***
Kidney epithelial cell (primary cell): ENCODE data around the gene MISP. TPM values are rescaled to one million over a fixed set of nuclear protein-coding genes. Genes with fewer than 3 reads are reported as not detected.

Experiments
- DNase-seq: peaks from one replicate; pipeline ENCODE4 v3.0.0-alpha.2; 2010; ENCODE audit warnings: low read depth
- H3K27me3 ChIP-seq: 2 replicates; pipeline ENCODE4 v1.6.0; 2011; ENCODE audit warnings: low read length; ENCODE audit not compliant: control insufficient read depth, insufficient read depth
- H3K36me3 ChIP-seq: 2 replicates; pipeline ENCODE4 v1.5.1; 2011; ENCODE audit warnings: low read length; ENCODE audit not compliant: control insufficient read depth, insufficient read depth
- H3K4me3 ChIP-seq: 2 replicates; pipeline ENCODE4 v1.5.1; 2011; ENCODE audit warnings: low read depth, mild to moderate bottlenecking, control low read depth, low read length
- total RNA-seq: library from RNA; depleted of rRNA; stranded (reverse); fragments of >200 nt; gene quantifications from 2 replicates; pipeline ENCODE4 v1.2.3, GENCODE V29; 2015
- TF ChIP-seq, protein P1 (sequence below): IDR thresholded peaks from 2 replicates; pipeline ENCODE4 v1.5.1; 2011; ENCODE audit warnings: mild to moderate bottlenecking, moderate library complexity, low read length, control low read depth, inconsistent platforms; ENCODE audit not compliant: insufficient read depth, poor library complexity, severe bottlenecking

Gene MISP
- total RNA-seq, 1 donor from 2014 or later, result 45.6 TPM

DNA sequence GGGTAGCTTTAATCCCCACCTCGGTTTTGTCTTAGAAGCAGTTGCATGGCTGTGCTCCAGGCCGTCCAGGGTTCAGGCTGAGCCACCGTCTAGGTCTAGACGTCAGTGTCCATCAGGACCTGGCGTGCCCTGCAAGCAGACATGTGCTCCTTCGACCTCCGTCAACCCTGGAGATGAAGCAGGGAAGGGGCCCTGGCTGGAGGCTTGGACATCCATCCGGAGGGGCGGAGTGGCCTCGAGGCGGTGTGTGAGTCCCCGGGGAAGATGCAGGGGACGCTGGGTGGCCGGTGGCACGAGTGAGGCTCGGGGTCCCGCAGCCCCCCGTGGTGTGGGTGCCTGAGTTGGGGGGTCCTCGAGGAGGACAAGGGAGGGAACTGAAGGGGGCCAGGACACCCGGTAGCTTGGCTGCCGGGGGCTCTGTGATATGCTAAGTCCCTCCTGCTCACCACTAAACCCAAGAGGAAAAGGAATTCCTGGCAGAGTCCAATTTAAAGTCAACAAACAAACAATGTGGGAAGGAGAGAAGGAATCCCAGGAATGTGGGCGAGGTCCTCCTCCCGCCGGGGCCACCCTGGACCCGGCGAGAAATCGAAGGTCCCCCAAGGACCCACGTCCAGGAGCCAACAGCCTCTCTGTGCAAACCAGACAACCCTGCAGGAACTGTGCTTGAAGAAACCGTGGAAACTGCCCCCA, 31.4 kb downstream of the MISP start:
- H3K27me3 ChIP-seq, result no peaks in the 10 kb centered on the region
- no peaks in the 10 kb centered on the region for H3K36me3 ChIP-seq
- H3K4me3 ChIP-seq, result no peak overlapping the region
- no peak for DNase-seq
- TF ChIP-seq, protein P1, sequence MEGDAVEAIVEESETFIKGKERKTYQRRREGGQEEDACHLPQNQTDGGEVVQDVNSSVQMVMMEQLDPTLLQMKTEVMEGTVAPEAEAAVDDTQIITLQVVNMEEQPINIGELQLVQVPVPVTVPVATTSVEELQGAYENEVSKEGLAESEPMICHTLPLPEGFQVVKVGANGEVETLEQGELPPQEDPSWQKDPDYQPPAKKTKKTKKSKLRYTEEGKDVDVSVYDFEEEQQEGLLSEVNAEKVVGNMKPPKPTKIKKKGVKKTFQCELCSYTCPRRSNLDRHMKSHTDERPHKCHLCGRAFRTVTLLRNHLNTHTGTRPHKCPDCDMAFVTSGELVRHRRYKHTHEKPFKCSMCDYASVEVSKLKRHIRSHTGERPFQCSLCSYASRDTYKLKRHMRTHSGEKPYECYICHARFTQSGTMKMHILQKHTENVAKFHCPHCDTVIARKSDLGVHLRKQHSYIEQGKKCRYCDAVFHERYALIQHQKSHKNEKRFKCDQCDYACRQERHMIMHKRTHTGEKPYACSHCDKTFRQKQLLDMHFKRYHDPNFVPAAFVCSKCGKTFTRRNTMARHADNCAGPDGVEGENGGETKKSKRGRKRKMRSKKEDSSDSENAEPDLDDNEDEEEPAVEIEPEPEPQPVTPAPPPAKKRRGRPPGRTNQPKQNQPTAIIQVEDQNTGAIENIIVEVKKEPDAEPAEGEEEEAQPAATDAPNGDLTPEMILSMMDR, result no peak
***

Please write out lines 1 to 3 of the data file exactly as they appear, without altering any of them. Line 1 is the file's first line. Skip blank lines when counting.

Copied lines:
Kidney epithelial cell (primary cell): ENCODE data around the gene MISP. TPM values are rescaled to one million over a fixed set of nuclear protein-coding genes. Genes with fewer than 3 reads are reported as not detected.

Experiments
- DNase-seq: peaks from one replicate; pipeline ENCODE4 v3.0.0-alpha.2; 2010; ENCODE audit warnings: low read depth